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Benefits of Care Coordination Tick Up with Patient Activation

Prior data showed care coordination programs don’t impact outcomes like hospital readmissions, but new analysis shows patient activation makes a difference.

When it comes to care coordination and social determinants of health interventions, patient engagement and activation are key, according to new data in JAMA Network Open.

The study, published by researchers from the New Jersey-based Camden Coalition and California’s Kaiser Permanente, gives credence to key value-based care principles. Particularly, it showed that when hospitals coordinate post-discharge access to social services and manage care for socially complex patients—and patients engage in those interventions—the organization can see better outcomes, such as hospital readmission rates.

This study is a follow-up of a 2020 report that countered the traditional value proposition for value-based care—that care coordination and SDOH work would improve outcomes for socially complex patients. The 2020 study was published in the New England Journal of Medicine and featured the Camden Coalition’s Camden Core Model in which the organization flags high-risk patients for post-discharge care coordination.

The Camden Core Model hypothesized that coordinating interventions for patients’ social and clinical needs would have downstream impacts, like better readmission rates, but the 2020 study did not find such. At the study’s end, readmission rates were about the same for the intervention group and the control group receiving usual care.

This latest study takes a closer look at how the Camden Core Model performed among different subgroups of patients within the intervention group. Using intervention participation data, the researchers grouped patients by engagement or activation level. From there, the team looked at readmission rates by different subgroup.

According to the researchers, segmenting the intervention group this way made a big difference in understanding the efficacy of care coordination and the Camden Model of Care.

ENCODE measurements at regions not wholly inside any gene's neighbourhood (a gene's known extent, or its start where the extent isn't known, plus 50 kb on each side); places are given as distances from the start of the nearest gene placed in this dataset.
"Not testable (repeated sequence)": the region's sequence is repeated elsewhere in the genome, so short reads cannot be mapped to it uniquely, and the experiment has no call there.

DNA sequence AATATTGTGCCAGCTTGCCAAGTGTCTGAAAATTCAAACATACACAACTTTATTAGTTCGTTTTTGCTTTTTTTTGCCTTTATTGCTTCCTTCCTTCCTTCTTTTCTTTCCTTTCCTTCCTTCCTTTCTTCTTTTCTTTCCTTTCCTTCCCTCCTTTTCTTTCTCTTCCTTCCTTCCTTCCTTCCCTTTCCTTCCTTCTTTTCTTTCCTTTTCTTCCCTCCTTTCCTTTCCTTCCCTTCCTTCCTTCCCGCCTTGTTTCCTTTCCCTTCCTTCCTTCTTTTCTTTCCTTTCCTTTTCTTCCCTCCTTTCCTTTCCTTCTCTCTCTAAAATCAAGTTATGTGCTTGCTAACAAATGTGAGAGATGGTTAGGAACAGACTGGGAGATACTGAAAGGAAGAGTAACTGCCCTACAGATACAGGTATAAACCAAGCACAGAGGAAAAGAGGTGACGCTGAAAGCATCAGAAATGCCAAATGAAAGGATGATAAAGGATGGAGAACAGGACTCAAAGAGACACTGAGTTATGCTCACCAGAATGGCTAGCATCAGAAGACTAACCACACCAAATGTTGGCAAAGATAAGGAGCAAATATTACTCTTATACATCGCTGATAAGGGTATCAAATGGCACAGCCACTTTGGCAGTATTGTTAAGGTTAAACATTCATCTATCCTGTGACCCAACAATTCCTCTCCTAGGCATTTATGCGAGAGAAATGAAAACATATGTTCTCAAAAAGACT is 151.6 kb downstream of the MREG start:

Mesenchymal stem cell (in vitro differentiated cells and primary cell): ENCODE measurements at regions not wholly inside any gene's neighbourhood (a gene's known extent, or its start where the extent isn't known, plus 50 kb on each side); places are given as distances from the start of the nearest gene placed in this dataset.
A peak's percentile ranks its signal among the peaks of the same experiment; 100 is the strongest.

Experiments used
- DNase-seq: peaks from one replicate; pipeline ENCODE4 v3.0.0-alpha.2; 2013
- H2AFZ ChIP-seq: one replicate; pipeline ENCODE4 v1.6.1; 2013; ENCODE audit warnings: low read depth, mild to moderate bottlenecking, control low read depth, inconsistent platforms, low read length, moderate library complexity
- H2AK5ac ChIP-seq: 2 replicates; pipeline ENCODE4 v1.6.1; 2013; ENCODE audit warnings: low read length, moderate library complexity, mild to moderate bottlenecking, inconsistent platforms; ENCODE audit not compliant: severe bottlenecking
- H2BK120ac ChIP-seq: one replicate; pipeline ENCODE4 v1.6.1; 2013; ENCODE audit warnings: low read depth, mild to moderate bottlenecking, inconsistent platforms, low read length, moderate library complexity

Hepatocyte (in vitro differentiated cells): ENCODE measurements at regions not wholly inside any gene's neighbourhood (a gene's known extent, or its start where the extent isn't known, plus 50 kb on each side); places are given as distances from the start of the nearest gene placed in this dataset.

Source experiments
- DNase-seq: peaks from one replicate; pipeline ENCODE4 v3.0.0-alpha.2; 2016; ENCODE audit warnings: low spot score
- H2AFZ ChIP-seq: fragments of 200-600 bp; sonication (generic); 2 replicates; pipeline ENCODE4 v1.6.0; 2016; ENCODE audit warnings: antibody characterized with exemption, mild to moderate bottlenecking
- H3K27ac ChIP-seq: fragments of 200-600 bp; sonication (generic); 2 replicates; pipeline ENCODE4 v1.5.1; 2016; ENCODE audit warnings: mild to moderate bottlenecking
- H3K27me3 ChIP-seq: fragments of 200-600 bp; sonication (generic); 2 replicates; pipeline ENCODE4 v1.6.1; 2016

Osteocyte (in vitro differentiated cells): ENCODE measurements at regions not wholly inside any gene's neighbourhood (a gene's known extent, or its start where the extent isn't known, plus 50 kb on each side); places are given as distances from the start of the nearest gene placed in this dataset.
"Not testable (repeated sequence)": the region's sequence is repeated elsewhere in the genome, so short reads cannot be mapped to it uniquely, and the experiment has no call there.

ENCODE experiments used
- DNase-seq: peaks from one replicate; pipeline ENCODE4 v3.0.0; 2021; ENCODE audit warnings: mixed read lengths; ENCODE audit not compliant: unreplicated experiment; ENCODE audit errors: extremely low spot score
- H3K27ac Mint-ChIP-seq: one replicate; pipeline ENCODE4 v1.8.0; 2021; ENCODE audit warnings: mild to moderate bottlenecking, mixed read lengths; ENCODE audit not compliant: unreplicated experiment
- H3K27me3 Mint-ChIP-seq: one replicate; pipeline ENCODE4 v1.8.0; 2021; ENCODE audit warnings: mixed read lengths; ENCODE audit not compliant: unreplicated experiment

“By applying the distillation method to the data, we were able to see significant differences between intervention and control group patients in readmission rates and readmission counts,” study author Dawn Wiest said in a press release. “We found that the people who were more likely to be engaged had significantly better outcomes.”

The patients whom the researchers pegged as more engaged saw better outcomes. The relative 30-day hospital readmission risk among the more engaged subgroups was 48 percent lower than for the less engaged subgroups. Meanwhile, the relative 90-day readmission risk was 52 percent lower.

These findings may not be surprising, but still, this is a novel finding considering the nuance it adds to the overall value proposition for value-based care.

“We now have data supporting the effectiveness of the Camden Model, which is benefiting individuals with complex medical and social needs not only in our community, but around the country,” Camden Coalition CEO Kathleen Noonan said in the press release. “By demonstrating the association between our care management model, the frequency of engagement, and hospital readmissions, we can build a better roadmap for how to improve our overall complex care ecosystem – so that we can provide resources that keep patients engaged and on the path toward a better life.”

This data isn’t just a win for the Camden Coalition or care coordination efforts nationwide. The researchers were also able to peg which patients were the most likely to engage in care coordination and SDOH interventions. This could provide a roadmap for other organizations doing similar work.

Particularly, the researchers found that patients experiencing housing instability or with a history of criminal justice involvement were less likely to engage with the Camden Model of Care. This is potentially because it is more difficult to maintain contact with these patients, the team said.

Healthcare organizations may consider changing program inclusion criteria to target populations more likely to engage with and benefit from care coordination interventions, the researchers advised. It may be fruitful to look into certain social services partnerships, like those tailored for housing insecure or those with histories with the criminal justice system, to manage this base level of need, they added.

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